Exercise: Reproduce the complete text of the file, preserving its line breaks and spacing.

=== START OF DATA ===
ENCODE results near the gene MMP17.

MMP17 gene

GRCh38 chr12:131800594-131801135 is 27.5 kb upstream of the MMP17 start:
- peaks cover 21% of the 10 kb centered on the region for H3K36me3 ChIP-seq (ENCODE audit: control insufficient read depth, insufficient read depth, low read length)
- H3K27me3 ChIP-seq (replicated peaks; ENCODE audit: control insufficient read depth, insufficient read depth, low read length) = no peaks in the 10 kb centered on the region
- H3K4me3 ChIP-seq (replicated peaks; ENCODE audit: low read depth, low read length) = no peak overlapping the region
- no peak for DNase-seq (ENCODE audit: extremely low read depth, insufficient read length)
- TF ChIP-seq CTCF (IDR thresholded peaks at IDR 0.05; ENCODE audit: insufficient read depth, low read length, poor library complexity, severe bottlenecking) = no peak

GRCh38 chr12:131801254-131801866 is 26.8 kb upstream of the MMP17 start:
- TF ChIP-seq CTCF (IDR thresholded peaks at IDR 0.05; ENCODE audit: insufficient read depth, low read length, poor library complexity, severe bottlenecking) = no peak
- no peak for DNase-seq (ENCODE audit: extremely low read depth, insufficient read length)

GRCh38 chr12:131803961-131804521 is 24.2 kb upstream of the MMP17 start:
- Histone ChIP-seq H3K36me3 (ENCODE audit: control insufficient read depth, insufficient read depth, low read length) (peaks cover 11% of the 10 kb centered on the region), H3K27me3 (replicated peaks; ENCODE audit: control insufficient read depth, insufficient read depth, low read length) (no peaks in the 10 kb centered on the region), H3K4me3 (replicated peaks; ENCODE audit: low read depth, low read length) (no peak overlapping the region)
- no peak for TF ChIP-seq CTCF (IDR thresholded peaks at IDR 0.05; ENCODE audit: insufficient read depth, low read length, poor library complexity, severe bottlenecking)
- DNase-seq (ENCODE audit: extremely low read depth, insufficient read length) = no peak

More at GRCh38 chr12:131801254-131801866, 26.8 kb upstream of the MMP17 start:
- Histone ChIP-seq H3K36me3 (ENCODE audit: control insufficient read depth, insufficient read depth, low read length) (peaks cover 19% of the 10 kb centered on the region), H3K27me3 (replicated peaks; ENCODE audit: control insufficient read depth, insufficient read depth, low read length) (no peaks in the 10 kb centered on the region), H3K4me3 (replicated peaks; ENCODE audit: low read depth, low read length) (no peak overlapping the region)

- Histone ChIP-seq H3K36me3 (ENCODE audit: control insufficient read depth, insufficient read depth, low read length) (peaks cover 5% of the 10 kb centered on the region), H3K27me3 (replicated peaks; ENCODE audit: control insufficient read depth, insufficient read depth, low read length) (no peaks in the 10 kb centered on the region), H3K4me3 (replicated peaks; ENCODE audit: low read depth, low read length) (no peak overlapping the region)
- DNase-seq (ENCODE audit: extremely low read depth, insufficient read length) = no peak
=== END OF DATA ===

ENCODE results near the gene MMP17.

MMP17 gene

GRCh38 chr12:131800594-131801135 is 27.5 kb upstream of the MMP17 start:
- peaks cover 21% of the 10 kb centered on the region for H3K36me3 ChIP-seq (ENCODE audit: control insufficient read depth, insufficient read depth, low read length)
- H3K27me3 ChIP-seq (replicated peaks; ENCODE audit: control insufficient read depth, insufficient read depth, low read length) = no peaks in the 10 kb centered on the region
- H3K4me3 ChIP-seq (replicated peaks; ENCODE audit: low read depth, low read length) = no peak overlapping the region
- no peak for DNase-seq (ENCODE audit: extremely low read depth, insufficient read length)
- TF ChIP-seq CTCF (IDR thresholded peaks at IDR 0.05; ENCODE audit: insufficient read depth, low read length, poor library complexity, severe bottlenecking) = no peak

GRCh38 chr12:131801254-131801866 is 26.8 kb upstream of the MMP17 start:
- TF ChIP-seq CTCF (IDR thresholded peaks at IDR 0.05; ENCODE audit: insufficient read depth, low read length, poor library complexity, severe bottlenecking) = no peak
- no peak for DNase-seq (ENCODE audit: extremely low read depth, insufficient read length)

GRCh38 chr12:131803961-131804521 is 24.2 kb upstream of the MMP17 start:
- Histone ChIP-seq H3K36me3 (ENCODE audit: control insufficient read depth, insufficient read depth, low read length) (peaks cover 11% of the 10 kb centered on the region), H3K27me3 (replicated peaks; ENCODE audit: control insufficient read depth, insufficient read depth, low read length) (no peaks in the 10 kb centered on the region), H3K4me3 (replicated peaks; ENCODE audit: low read depth, low read length) (no peak overlapping the region)
- no peak for TF ChIP-seq CTCF (IDR thresholded peaks at IDR 0.05; ENCODE audit: insufficient read depth, low read length, poor library complexity, severe bottlenecking)
- DNase-seq (ENCODE audit: extremely low read depth, insufficient read length) = no peak

More at GRCh38 chr12:131801254-131801866, 26.8 kb upstream of the MMP17 start:
- Histone ChIP-seq H3K36me3 (ENCODE audit: control insufficient read depth, insufficient read depth, low read length) (peaks cover 19% of the 10 kb centered on the region), H3K27me3 (replicated peaks; ENCODE audit: control insufficient read depth, insufficient read depth, low read length) (no peaks in the 10 kb centered on the region), H3K4me3 (replicated peaks; ENCODE audit: low read depth, low read length) (no peak overlapping the region)

- Histone ChIP-seq H3K36me3 (ENCODE audit: control insufficient read depth, insufficient read depth, low read length) (peaks cover 5% of the 10 kb centered on the region), H3K27me3 (replicated peaks; ENCODE audit: control insufficient read depth, insufficient read depth, low read length) (no peaks in the 10 kb centered on the region), H3K4me3 (replicated peaks; ENCODE audit: low read depth, low read length) (no peak overlapping the region)
- DNase-seq (ENCODE audit: extremely low read depth, insufficient read length) = no peak